For nine months, Gordon Bonner has been in the “hinterlands of despair and desolation” after losing his wife of 63 years to the coronavirus pandemic that has now taken the lives of more than 100,000 people in the United Kingdom.
Only recently did Bonner think he might be able to move on — after sensing the spirit of his wife, Muriel, near him on what would have been her 84th birthday.
“I suddenly understood I had to change my attitude, that memories are not shackles, they are garlands and one should wear them like garlands around your shoulders and use them to communicate between the quick and the dead,” the retired Army major said in an interview from his home in the northern city of Leeds. “Grief is the price we pay for love.”
Bonner, 86, is just one of many hundreds of thousands of Britons toiling with grief because of the pandemic. With more than two million dead worldwide, people the world over are mourning loved ones, but the UK’s toll weighs particularly heavily: It is the smallest nation to pass the 100,000 mark.
While Wuhan, Bergamo or New York City may be more associated with the pandemic, the UK has one of the the highest death tolls relative to its population. For comparison, the United States, with five times Britain’s population, has four times the number of deaths. Experts say virus tallies, in general, are undercounts due to limited testing and missed cases, especially early in the pandemic.
Alongside excess deaths comes excess grief, made even more acute by the social distancing measures in place to slow the virus’s spread.
“There’s going to be a tsunami of grief and mental health issues this year, next year, ongoing, due to the complications, because of course people haven’t been able to have the usual rituals,” said Linda Magistris, founder of the Good Grief Trust, which brings bereavement services in the UK together under one umbrella.
Bonner understands the need for restrictions but that hasn’t made it any easier.
Six weeks after he was prevented from going to Muriel’s care home because of lockdown restrictions and 10 days after she was diagnosed with Covid-19, Bonner was summoned to the hospital and, “dressed like a spaceman,” he bore witness to his wife’s final agonizing moments.
“She was working so hard to draw breath, her lips were pursed as if she was sucking on a straw,” he said. “I can see her face now with her lips in that position and it was devastating and it knocked me sideways.”
That was the last time he saw Muriel, and that image haunts him. And in what he termed a “wicked twist in the tale,” Bonner was not offered the chance to replace that memory as his wife’s body was deemed a “reservoir of active coronavirus.” He wasn’t even able to have her dressed the way he wanted for her cremation. Hugs with friends and family — well, they’re not advised.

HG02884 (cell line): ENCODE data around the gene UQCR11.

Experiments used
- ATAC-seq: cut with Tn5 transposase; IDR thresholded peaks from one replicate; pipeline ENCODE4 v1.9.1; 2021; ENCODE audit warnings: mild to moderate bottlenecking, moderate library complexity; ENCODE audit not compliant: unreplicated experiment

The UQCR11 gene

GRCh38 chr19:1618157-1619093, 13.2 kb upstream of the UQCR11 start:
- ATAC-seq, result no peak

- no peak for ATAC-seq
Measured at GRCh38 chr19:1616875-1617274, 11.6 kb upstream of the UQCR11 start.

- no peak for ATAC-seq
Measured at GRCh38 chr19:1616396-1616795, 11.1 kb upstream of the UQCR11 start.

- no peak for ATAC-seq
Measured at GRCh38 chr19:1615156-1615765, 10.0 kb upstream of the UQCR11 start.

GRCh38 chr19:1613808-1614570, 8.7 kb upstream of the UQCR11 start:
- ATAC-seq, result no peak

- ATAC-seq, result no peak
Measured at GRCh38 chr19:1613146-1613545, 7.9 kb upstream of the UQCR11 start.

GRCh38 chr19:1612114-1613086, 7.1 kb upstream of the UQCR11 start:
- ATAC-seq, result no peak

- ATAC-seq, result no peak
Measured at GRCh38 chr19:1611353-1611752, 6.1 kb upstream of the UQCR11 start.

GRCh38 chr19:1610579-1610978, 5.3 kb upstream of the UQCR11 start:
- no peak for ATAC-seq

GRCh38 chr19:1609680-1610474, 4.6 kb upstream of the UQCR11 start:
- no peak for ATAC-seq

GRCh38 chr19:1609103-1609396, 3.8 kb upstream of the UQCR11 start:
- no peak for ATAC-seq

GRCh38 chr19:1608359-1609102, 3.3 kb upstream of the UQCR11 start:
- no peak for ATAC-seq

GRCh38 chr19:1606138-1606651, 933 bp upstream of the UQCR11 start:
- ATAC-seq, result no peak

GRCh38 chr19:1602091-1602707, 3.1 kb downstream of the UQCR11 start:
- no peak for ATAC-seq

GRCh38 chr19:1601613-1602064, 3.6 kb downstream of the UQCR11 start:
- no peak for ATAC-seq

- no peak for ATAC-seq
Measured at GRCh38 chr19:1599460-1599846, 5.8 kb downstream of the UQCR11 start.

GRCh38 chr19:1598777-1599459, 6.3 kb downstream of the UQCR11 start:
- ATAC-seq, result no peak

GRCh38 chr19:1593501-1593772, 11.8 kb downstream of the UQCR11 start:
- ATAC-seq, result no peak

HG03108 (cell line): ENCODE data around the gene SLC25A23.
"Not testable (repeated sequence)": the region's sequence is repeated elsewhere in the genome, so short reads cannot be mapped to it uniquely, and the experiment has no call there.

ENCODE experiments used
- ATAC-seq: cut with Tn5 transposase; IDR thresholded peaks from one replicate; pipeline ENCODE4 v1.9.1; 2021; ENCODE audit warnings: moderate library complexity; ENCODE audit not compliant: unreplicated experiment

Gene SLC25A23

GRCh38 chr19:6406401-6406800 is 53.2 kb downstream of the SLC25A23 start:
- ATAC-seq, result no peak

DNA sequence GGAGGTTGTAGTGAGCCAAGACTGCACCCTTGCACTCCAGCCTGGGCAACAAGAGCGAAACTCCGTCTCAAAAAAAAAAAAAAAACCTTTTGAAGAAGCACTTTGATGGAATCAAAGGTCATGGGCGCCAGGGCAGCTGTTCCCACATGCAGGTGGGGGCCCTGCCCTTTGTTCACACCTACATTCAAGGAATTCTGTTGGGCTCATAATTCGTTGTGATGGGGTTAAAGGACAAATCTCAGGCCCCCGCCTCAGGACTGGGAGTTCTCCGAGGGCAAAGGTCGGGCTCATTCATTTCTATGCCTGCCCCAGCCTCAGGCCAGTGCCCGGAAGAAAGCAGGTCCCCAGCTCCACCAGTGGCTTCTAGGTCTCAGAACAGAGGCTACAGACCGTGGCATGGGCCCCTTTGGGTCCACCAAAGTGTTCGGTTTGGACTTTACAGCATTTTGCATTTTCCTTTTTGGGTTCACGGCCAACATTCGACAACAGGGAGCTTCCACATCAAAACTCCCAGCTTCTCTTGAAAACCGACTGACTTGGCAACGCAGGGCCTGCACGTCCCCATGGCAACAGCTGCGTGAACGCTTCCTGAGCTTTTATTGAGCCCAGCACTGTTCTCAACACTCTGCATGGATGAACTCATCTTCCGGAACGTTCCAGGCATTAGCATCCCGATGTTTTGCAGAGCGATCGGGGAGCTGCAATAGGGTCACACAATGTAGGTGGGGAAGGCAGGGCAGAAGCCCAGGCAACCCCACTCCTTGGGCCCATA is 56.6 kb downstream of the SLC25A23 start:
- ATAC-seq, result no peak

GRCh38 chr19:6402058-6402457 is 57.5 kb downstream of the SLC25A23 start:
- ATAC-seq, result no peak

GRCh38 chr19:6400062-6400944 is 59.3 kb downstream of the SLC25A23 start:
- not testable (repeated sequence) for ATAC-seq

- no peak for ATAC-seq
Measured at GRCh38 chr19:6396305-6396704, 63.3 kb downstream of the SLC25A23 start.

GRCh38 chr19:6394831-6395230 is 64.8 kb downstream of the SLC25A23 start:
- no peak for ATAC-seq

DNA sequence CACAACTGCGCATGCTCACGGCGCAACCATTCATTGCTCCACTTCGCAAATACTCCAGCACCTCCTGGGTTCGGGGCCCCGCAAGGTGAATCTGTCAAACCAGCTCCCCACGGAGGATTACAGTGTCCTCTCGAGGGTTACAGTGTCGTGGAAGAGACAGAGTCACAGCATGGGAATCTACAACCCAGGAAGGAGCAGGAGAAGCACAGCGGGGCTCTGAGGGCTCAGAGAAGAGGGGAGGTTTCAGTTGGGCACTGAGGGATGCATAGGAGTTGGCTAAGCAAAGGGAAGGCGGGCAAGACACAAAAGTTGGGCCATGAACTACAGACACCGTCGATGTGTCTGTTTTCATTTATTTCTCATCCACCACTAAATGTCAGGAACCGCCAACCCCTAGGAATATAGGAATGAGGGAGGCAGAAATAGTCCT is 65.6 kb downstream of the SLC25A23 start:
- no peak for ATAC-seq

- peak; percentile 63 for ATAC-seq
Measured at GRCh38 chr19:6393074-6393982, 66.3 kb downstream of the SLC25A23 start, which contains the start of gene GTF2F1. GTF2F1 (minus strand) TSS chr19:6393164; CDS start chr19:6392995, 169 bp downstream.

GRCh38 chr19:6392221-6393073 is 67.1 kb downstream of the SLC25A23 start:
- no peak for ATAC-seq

Those rituals help people cope, a task made harder now because there’s no escape from the scale of death in the UK — beyond the annual average of around 600,000 — from the regular sound of ambulance sirens to the alarming headlines on news bulletins.
“The backdrop of death, of grief, around creates quite a caustic context,” said Andy Langford, clinical director at Cruse, a leading charity for bereaved people.
Many left behind are unsure where to seek help, partly because they are navigating the grieving process at a time when local health services are not operating as normal.
Bereavement charities have stepped in, tailoring support groups online, that may appeal to those who may otherwise have been reluctant to search out help in the pre-Covid-19 world.
But resources are stretched, especially when the country is regularly recording over 1,000 deaths a day. The government is being urged to provide extra funding to bolster helplines, counseling services and other community support programs.
“It’s really important we don’t pathologize grief as indicative of mental health difficulties, but equally a huge proportion of people will need support,” said Dr. Charley Baker, associate professor of mental health at the University of Nottingham.
Many won’t need any or only minimal outside support. But there is a concern that some of the grief is pent up: that people may be be subconsciously shielding themselves from its full impact, and they may end up being hit hard as the pandemic comes under control.
“I think it will be strange because it will be a really positive thing when things can hopefully get back to some degree of normality, but I think that would also be a very difficult moment because we’ve all been a bit frozen in time,” said Jo Goodman, who lost her 72-year-old father Stuart last April, just days after he tested positive for the virus.
A couple of months after her father died, Goodman, 32, co-founded the Covid-19 Bereaved Families for Justice group to pressure the government to back a public inquiry into how the pandemic was handled last spring.
“We can’t normalize the fact that hundreds upon hundreds of people are dying everyday and knowing what their families are going through,” Goodman said.
Prime Minister Boris Johnson has said an inquiry will take place — but only after the crisis is over. But already critics are arguing that the government has repeated the mistakes it made in the spring in the current resurgence, such as locking down the country too late. The UK is also contending with a new, more contagious variant that may carry a higher risk of death than the original strain.
Bonner, meanwhile, is hoping that the country will take the time to properly mourn and is considering sending a letter to Johnson, who has yet to back a national commemoration for virus victims, to suggest a “a simultaneous remembrance service so those of us who have lost people to Covid can go somewhere to seek some solace.”
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